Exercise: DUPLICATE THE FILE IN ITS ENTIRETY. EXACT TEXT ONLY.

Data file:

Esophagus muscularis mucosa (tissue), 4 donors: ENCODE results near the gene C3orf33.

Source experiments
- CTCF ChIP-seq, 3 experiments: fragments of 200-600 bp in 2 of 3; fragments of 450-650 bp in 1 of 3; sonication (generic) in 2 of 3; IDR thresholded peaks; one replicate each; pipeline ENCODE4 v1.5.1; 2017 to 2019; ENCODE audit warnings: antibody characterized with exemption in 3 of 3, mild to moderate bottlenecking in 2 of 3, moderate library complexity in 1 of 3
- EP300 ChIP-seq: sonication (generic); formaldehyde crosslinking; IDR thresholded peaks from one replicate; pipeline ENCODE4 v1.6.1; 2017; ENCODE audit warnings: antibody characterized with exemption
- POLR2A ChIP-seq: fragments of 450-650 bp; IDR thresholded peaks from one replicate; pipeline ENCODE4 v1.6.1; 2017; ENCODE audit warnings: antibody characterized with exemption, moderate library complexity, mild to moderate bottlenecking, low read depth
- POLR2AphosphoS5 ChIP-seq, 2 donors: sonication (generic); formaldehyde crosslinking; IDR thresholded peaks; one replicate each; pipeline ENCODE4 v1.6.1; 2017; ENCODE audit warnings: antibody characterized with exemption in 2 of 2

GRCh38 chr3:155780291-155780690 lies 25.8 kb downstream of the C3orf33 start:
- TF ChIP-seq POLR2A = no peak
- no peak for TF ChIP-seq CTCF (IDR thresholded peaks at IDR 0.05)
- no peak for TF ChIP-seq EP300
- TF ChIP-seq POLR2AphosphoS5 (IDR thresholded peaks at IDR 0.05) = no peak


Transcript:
Esophagus muscularis mucosa (tissue), 4 donors: ENCODE results near the gene C3orf33.

Source experiments
- CTCF ChIP-seq, 3 experiments: fragments of 200-600 bp in 2 of 3; fragments of 450-650 bp in 1 of 3; sonication (generic) in 2 of 3; IDR thresholded peaks; one replicate each; pipeline ENCODE4 v1.5.1; 2017 to 2019; ENCODE audit warnings: antibody characterized with exemption in 3 of 3, mild to moderate bottlenecking in 2 of 3, moderate library complexity in 1 of 3
- EP300 ChIP-seq: sonication (generic); formaldehyde crosslinking; IDR thresholded peaks from one replicate; pipeline ENCODE4 v1.6.1; 2017; ENCODE audit warnings: antibody characterized with exemption
- POLR2A ChIP-seq: fragments of 450-650 bp; IDR thresholded peaks from one replicate; pipeline ENCODE4 v1.6.1; 2017; ENCODE audit warnings: antibody characterized with exemption, moderate library complexity, mild to moderate bottlenecking, low read depth
- POLR2AphosphoS5 ChIP-seq, 2 donors: sonication (generic); formaldehyde crosslinking; IDR thresholded peaks; one replicate each; pipeline ENCODE4 v1.6.1; 2017; ENCODE audit warnings: antibody characterized with exemption in 2 of 2

GRCh38 chr3:155780291-155780690 lies 25.8 kb downstream of the C3orf33 start:
- TF ChIP-seq POLR2A = no peak
- no peak for TF ChIP-seq CTCF (IDR thresholded peaks at IDR 0.05)
- no peak for TF ChIP-seq EP300
- TF ChIP-seq POLR2AphosphoS5 (IDR thresholded peaks at IDR 0.05) = no peak